A little over a week ago, the leaders of the country music business joined together for the annual Country Radio Seminar. CRS 2010 featured showcases, meetings, and panel discussions centered around country music and the radio industry. No doubt, some of the discussions, formal or informal, touched upon the past, present, and future trends of the music business in reference to mp3s, revenue streams, record labels, and where to go from here?
Despite the two percent increase, total album sales continued to slide at an alarming rate. Physical and digital sales combined for 373.9 million albums sold in 2009, down from the 428.4 million in 2008 for a 12.7 percent decrease. The number of albums purchased via online retailers also dropped significantly, from 27.5 million in 2008 to 25.3 million in 2009, an eight percent slide. However, more consumers flocked to digital services for album purchases: the year-end figure of 76.4 million albums sold is a 16.1 percent increase over 2008’s figures. It appears only CDs were affected by the album slump, as vinyl sales were also up 33 percent over 2008 figures. The sales decline was spread across all genres: rock sales were down 11.1 percent, rap sales down 20.9 percent and Latin music down a staggering 34.3 percent. Only the country genre, which saw its total sales slump slightly from 47.6 million to 46.1 million, and jazz, whose sales only fell 0.1 percent from 2008, seemed to have bucked the trend. (Kreps, Rolling Stone)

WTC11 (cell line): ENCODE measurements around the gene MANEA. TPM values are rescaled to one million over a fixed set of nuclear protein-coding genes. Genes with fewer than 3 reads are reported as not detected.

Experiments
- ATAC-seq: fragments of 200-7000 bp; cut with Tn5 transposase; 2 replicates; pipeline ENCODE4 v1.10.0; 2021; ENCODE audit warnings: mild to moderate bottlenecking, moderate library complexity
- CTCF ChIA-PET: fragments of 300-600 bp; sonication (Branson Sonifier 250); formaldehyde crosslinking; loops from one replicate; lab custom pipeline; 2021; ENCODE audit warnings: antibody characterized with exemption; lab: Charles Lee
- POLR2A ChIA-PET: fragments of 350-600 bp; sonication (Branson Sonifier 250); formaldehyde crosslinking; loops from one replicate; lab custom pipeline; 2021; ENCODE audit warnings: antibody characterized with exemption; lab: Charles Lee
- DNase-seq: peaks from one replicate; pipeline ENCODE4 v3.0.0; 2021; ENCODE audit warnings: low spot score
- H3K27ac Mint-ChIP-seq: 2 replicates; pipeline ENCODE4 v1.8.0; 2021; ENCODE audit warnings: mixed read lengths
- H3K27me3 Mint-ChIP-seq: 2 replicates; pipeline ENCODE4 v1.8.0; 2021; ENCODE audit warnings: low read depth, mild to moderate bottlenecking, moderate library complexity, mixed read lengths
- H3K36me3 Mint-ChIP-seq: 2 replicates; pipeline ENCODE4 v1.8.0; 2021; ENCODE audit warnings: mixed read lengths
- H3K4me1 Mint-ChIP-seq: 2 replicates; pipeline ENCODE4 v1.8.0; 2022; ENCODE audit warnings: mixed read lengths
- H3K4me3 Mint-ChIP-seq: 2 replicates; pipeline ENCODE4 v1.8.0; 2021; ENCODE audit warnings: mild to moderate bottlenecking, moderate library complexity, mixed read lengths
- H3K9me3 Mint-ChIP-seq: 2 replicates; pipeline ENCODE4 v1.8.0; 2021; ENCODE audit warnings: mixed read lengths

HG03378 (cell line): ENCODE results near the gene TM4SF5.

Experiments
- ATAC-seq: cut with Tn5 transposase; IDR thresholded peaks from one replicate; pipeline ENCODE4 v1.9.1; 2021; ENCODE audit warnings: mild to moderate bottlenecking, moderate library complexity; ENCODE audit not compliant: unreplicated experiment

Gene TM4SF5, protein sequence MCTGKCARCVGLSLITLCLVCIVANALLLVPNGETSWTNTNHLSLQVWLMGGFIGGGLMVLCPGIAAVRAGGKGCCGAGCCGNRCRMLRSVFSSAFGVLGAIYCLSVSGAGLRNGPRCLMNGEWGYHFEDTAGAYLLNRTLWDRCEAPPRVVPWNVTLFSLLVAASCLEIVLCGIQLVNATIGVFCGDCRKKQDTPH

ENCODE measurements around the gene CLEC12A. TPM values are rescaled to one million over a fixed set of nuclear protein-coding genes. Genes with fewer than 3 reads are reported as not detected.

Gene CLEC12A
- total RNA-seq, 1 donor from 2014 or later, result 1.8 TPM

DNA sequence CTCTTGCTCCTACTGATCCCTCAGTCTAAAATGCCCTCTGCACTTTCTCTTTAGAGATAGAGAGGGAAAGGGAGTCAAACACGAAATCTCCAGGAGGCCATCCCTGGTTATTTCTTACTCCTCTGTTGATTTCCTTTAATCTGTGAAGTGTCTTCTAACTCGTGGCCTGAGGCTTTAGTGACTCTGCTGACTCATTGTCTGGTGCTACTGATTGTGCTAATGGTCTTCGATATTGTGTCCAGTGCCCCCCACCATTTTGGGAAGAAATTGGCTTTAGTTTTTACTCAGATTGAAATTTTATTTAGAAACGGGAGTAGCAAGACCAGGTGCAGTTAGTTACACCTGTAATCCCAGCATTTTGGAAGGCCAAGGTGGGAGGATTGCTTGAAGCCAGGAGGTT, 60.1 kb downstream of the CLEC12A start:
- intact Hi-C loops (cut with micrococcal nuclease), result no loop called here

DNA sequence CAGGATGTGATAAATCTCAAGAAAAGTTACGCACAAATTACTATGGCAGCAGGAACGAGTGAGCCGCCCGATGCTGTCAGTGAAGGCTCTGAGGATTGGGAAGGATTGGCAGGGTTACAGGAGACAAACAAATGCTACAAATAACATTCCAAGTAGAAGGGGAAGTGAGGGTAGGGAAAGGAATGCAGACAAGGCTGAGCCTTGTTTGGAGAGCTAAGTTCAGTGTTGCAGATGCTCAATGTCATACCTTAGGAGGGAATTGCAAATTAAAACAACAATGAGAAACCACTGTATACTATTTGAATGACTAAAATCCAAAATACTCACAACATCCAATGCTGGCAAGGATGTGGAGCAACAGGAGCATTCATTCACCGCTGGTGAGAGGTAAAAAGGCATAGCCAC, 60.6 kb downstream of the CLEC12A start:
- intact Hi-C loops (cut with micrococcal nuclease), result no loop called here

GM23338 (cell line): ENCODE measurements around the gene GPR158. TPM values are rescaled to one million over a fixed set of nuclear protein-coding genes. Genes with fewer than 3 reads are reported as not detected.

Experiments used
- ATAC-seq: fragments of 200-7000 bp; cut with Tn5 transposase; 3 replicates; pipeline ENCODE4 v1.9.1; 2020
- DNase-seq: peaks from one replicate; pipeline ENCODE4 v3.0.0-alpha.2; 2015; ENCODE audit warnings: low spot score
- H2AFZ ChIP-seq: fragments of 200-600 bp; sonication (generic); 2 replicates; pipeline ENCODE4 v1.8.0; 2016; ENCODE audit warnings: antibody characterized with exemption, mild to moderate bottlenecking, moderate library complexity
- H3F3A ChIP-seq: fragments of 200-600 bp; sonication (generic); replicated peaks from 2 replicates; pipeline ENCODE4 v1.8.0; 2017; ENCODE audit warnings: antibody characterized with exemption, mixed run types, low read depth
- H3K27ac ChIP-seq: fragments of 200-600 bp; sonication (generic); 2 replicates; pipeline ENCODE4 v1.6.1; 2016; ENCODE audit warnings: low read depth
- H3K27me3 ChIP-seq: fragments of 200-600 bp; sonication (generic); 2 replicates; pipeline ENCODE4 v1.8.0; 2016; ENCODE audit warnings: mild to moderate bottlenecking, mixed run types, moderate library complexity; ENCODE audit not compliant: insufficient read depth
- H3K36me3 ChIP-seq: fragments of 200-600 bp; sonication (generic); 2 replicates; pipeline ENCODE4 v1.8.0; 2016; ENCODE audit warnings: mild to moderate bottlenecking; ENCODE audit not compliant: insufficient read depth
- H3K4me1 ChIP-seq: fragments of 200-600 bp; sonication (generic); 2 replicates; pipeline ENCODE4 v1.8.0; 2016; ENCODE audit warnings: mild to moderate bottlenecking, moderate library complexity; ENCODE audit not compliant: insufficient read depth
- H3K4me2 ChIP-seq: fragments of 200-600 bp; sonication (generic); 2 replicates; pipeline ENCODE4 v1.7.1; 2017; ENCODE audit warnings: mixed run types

With sales declining, who is getting it right? Mike Masnik, CEO of Floor 64 and the editor of Techdirt, suggests we give Trent Reznor of Nine Inch Nails a closer look. As the CEO of Floor64, Mike helps companies understand new media, social media trends and how to connect with the different communities they deal with. In his own search to be an industry leader and understand the music business he has again and again been compelled by the business decision of Trent Reznor. Trent’s business models intrigue him – what is he doing right?
In a consumer driven society where we are faced with hundreds of decisions a day on where to eat, what to listen to, what to buy, etc, Nine Inch Nails and Trent Reznor have figured out that you need to serve your fans. Mike Masnik’s case study of Trent points out that he has figured out the secret of a successful music business model:
CwF + RtB = $$$$
Connect with fans and give them a reason to buy will result in a consistent revenue stream and guarantee longevity.
This sounds simple and you might say, “What’s so special about that?” Watch his full presentation here – it is worth the time if you are attempting to navigate the waters of the unpredictable music business.